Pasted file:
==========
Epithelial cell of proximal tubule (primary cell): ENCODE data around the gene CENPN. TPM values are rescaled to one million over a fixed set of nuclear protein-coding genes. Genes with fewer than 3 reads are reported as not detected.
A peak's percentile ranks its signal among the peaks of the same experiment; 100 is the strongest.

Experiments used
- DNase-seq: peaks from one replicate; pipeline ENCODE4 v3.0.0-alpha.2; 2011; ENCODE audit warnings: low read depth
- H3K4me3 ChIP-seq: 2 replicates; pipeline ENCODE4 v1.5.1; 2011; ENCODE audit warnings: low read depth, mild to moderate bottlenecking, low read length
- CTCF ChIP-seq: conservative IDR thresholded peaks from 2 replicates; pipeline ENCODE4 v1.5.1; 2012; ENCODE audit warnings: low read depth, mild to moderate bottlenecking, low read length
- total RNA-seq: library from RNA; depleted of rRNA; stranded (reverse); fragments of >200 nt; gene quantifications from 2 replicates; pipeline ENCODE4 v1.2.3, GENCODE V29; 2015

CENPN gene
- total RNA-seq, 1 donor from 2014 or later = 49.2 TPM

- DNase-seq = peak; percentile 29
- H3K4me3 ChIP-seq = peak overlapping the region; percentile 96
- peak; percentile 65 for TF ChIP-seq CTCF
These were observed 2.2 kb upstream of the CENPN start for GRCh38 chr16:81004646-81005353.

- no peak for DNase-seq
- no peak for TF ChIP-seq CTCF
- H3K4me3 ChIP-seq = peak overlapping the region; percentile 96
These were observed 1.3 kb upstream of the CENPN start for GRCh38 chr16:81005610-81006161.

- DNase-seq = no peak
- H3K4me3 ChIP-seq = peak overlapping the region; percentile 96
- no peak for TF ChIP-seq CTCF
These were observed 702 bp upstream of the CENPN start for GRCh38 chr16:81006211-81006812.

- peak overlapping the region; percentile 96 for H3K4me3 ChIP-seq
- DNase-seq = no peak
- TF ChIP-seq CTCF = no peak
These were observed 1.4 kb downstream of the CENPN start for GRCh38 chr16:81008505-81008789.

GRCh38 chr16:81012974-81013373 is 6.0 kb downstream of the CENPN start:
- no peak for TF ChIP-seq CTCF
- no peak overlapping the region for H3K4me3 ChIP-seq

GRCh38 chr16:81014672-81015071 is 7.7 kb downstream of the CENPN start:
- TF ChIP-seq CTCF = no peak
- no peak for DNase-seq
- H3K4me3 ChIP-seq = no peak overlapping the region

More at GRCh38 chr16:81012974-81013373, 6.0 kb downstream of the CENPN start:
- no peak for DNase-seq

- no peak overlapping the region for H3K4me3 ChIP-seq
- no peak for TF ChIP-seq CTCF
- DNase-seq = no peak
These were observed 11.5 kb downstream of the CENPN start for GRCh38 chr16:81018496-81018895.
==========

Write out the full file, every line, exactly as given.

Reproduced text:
Epithelial cell of proximal tubule (primary cell): ENCODE data around the gene CENPN. TPM values are rescaled to one million over a fixed set of nuclear protein-coding genes. Genes with fewer than 3 reads are reported as not detected.
A peak's percentile ranks its signal among the peaks of the same experiment; 100 is the strongest.

Experiments used
- DNase-seq: peaks from one replicate; pipeline ENCODE4 v3.0.0-alpha.2; 2011; ENCODE audit warnings: low read depth
- H3K4me3 ChIP-seq: 2 replicates; pipeline ENCODE4 v1.5.1; 2011; ENCODE audit warnings: low read depth, mild to moderate bottlenecking, low read length
- CTCF ChIP-seq: conservative IDR thresholded peaks from 2 replicates; pipeline ENCODE4 v1.5.1; 2012; ENCODE audit warnings: low read depth, mild to moderate bottlenecking, low read length
- total RNA-seq: library from RNA; depleted of rRNA; stranded (reverse); fragments of >200 nt; gene quantifications from 2 replicates; pipeline ENCODE4 v1.2.3, GENCODE V29; 2015

CENPN gene
- total RNA-seq, 1 donor from 2014 or later = 49.2 TPM

- DNase-seq = peak; percentile 29
- H3K4me3 ChIP-seq = peak overlapping the region; percentile 96
- peak; percentile 65 for TF ChIP-seq CTCF
These were observed 2.2 kb upstream of the CENPN start for GRCh38 chr16:81004646-81005353.

- no peak for DNase-seq
- no peak for TF ChIP-seq CTCF
- H3K4me3 ChIP-seq = peak overlapping the region; percentile 96
These were observed 1.3 kb upstream of the CENPN start for GRCh38 chr16:81005610-81006161.

- DNase-seq = no peak
- H3K4me3 ChIP-seq = peak overlapping the region; percentile 96
- no peak for TF ChIP-seq CTCF
These were observed 702 bp upstream of the CENPN start for GRCh38 chr16:81006211-81006812.

- peak overlapping the region; percentile 96 for H3K4me3 ChIP-seq
- DNase-seq = no peak
- TF ChIP-seq CTCF = no peak
These were observed 1.4 kb downstream of the CENPN start for GRCh38 chr16:81008505-81008789.

GRCh38 chr16:81012974-81013373 is 6.0 kb downstream of the CENPN start:
- no peak for TF ChIP-seq CTCF
- no peak overlapping the region for H3K4me3 ChIP-seq

GRCh38 chr16:81014672-81015071 is 7.7 kb downstream of the CENPN start:
- TF ChIP-seq CTCF = no peak
- no peak for DNase-seq
- H3K4me3 ChIP-seq = no peak overlapping the region

More at GRCh38 chr16:81012974-81013373, 6.0 kb downstream of the CENPN start:
- no peak for DNase-seq

- no peak overlapping the region for H3K4me3 ChIP-seq
- no peak for TF ChIP-seq CTCF
- DNase-seq = no peak
These were observed 11.5 kb downstream of the CENPN start for GRCh38 chr16:81018496-81018895.